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ISSUE # 12 page 2 DECEMBER 1997
REEF AQUACULTURE PRODUCTS REPORT #4 DECEMBER 1997
Merrill A little over ten years ago, Interpet, Ltd. of England became interested in lighting that followed the "Chlorophyll Curve". Together with the scientists at Thorn, EMI (producers of lighting equipment in England), Dr. Neville Carrington, Adrian Excell, a German lighting expert and the group at Thorn brought this "tri-phosphor" fluorescent lamp to development and market. The purpose for this development was to grow aquatic plants and corals with one tube of its kind and not having to use a combination of lights. We were involved in the testing and grew every type coral available at the time, including SPS corals.
The "tri-phosphor" mixture was so unique that a patent was applied for and received. Another patent, the most important one, was that this particular Triton fluorescent tube was developed to be extremely bright -- to continue to be bright throughout the life of the tube; and if it fell 10% of this brightness, it would automatically shut off. The mixture of rare earths (the "tri-phosphor") was also developed to bring out the color of fish and aquatic life -- the first and only tube to be made just for aquarium purposes. This was introduced at an American Pet Products Manufacturer's Association trade show and was an immediate success. Every manufacturer "jumped on the bandwagon" with "tri-phosphors" of their own, but anything that came even close to the Triton was challenged by the manufacturer Thorn and they all had to change their formulas. No manufacturer can make the Triton mixture nor could they have the patented shut-off when the tube was no longer effective. During this period, Thorn EMI of England was purchased by General Electric (G.E.) of the United States and further challenging of other "tri-phosphor" tubes that competing companies produced was enhanced.
To complete a line of fluorescent tubes for the marine aquarium field, General Electric developed a blue fluorescent tube due to the demand for "dawn and dusk" and a belief in the hobby that you must have more blue light. They sent their scientist to the reef, measured the light at the reef and duplicated it in "Blue Moon" fluorescent tubes. (It should be noted that "actinic" -- a type of blue is in Triton and Blue Moon; but it does not give the purplish hue.) Perhaps, this is the reason that this lighting produces so much coralline algae. Actually, I have grown (and am growing) every type coral I can get my hands on with these tubes -- utilizing some Blue Moon in with the Tritons; but successfully growing the same without the Blue Moons and only using Tritons.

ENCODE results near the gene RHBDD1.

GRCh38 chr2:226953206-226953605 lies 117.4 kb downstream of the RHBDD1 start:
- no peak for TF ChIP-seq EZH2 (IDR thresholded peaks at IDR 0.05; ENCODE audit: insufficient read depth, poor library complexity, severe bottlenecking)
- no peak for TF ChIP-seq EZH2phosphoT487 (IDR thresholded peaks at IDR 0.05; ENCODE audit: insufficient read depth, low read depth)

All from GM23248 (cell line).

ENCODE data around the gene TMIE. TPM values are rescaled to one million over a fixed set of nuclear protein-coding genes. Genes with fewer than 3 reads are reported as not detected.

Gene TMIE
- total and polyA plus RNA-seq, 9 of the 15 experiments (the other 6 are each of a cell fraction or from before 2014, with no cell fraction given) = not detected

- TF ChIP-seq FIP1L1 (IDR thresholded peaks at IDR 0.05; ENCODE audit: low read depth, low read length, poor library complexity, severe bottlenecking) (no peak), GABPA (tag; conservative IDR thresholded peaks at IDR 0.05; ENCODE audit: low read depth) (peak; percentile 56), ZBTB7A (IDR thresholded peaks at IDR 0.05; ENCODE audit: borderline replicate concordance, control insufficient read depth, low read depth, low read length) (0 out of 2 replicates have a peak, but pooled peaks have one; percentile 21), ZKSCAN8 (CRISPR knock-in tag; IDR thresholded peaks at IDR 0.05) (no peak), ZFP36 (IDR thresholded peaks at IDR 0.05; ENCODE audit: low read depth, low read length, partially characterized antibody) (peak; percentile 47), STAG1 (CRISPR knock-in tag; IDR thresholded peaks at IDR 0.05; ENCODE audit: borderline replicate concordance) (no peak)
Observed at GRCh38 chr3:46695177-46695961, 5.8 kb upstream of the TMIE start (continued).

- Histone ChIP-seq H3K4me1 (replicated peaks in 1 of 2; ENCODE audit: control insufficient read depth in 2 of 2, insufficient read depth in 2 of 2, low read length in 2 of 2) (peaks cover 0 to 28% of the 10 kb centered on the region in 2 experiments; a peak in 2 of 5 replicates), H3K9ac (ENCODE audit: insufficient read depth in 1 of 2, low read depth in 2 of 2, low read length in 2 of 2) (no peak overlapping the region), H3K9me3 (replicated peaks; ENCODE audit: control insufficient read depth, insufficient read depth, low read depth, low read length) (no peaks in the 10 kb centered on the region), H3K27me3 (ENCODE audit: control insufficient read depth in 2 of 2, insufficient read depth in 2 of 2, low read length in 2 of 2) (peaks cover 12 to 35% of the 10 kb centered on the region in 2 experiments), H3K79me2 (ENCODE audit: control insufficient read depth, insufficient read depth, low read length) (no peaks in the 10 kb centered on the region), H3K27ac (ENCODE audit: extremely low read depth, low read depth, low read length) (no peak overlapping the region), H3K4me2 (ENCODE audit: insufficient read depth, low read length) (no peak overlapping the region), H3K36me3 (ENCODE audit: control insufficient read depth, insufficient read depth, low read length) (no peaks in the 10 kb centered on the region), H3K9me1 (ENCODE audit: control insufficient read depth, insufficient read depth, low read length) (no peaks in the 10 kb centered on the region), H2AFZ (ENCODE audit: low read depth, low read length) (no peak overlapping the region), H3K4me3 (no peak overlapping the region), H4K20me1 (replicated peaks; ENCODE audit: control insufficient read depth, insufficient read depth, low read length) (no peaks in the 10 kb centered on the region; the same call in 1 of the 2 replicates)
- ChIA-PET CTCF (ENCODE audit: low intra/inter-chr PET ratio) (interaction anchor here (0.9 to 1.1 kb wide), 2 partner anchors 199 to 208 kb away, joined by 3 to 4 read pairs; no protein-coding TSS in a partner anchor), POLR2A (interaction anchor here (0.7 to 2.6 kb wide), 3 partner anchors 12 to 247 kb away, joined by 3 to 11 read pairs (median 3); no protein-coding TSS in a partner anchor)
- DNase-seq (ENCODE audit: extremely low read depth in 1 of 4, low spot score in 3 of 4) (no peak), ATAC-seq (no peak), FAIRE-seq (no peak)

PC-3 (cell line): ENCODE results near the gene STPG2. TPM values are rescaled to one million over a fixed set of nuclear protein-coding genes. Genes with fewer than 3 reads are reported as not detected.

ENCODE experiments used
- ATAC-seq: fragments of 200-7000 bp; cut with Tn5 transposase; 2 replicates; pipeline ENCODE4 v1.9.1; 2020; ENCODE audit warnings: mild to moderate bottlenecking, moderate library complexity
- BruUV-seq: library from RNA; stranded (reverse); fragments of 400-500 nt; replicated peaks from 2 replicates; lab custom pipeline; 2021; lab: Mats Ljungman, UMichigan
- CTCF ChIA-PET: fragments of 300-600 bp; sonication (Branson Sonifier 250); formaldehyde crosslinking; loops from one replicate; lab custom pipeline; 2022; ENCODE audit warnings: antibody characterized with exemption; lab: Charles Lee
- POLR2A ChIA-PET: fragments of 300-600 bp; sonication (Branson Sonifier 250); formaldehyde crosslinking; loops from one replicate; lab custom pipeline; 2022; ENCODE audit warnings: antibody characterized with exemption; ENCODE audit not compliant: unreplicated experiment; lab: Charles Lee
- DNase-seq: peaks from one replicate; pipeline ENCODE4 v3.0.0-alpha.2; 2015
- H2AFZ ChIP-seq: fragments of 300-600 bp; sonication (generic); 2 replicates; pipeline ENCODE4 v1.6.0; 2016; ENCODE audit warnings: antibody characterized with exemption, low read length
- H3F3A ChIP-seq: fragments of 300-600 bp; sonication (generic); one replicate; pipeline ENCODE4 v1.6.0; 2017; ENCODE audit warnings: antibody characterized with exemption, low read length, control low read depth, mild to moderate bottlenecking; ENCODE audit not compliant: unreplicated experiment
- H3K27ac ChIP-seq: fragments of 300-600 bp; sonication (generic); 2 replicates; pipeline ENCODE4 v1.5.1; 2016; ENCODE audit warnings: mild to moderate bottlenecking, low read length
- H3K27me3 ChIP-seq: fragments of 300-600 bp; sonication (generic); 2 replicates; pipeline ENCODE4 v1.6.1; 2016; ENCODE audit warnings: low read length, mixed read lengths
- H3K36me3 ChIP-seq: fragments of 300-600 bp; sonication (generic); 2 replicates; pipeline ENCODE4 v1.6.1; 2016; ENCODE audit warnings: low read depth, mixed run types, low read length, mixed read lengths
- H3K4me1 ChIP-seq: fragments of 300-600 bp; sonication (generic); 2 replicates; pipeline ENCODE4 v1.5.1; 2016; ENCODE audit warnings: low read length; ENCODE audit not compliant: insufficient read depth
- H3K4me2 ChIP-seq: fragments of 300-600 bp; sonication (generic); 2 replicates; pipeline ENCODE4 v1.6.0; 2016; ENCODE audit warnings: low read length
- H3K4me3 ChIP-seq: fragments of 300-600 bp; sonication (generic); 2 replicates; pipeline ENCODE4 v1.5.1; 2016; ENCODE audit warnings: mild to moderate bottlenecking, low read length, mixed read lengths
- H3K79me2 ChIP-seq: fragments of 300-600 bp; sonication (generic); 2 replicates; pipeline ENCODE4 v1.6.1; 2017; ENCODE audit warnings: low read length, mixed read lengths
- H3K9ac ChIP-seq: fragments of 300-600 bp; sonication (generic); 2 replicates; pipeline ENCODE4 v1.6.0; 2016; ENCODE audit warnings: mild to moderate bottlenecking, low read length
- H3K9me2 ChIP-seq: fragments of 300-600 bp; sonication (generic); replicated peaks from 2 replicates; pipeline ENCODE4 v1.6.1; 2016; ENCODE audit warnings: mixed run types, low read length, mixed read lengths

However, I am using "Triton Enhancers" (a reflector made of anodized aluminum) that forced the light down in the aquarium. I use Triton End-Caps so that I can lay the tubes on the aquariums with the "Enhancer" over it. The combination of Blue Moon and Triton, where used, is two Tritons to one Blue Moon. In every case, I use an Enhancer to reflect the light. We recommend three tubes to a 55 gallon aquarium. Where only two tubes can be used, we use two Tritons. We have been successful down to a 28" depth with the above. Right now, all the ballasts are still of the older tar types which have been in use for years and I think that the new electronic ones would give even better success. It is a fallacy that you need metal halide lighting to grow corals and I will try to have pictures for you before this is published. The aquariums are full of coral and gorgeous to every visitor – knowledgeable or not.
These aquariums have been seen by many experts in the field such as Julian Sprung; and the success of these tubes and growing corals (and aquatic plants) can be verified by the Chesapeake Marine Aquarium Society, representatives of the National Aquarium in Baltimore.
THE LOWER REEF LAB IS GETTING VERY CROWDED WITH LARGE AQUARIUMS. WE HAVE BUILT THE FIRST OF THREE GREENHOUSES WE HAVE PLANNED FOR THIS PROJECT.
We will writing some articles about these greenhouses for the next several issues. The first one is now running with 4 large 300 and 400 gallon square tanks. We will add as many systems as we can fit in it during the next semester.
These filters grow more food animals than any type of system we have tested during the past 30 years. These filters will supply much of the food we need in our new Jawfish breeding project.
Several species of Cerith snails are very active Mud diggers. These snails constantly dig in the mud and eat micro algae. The control of unwanted algae in these filters will a major part of our research during the next two years.
THIS NEW ALGAE IS ULVA FROM HAWAII. IT IS ONE OF THE MANY CROPS THAT CAN BE HARVESTED FROM THESE MUD FILTERS.
We use this algae to feed our tangs and it sells very well to reef keepers.
We will continue to update the research data in the months to come. This new type of filter may work very well in aquaculture systems.
REMEMBER THAT THIS IS A HOBBY AND HAVE FUN!!!!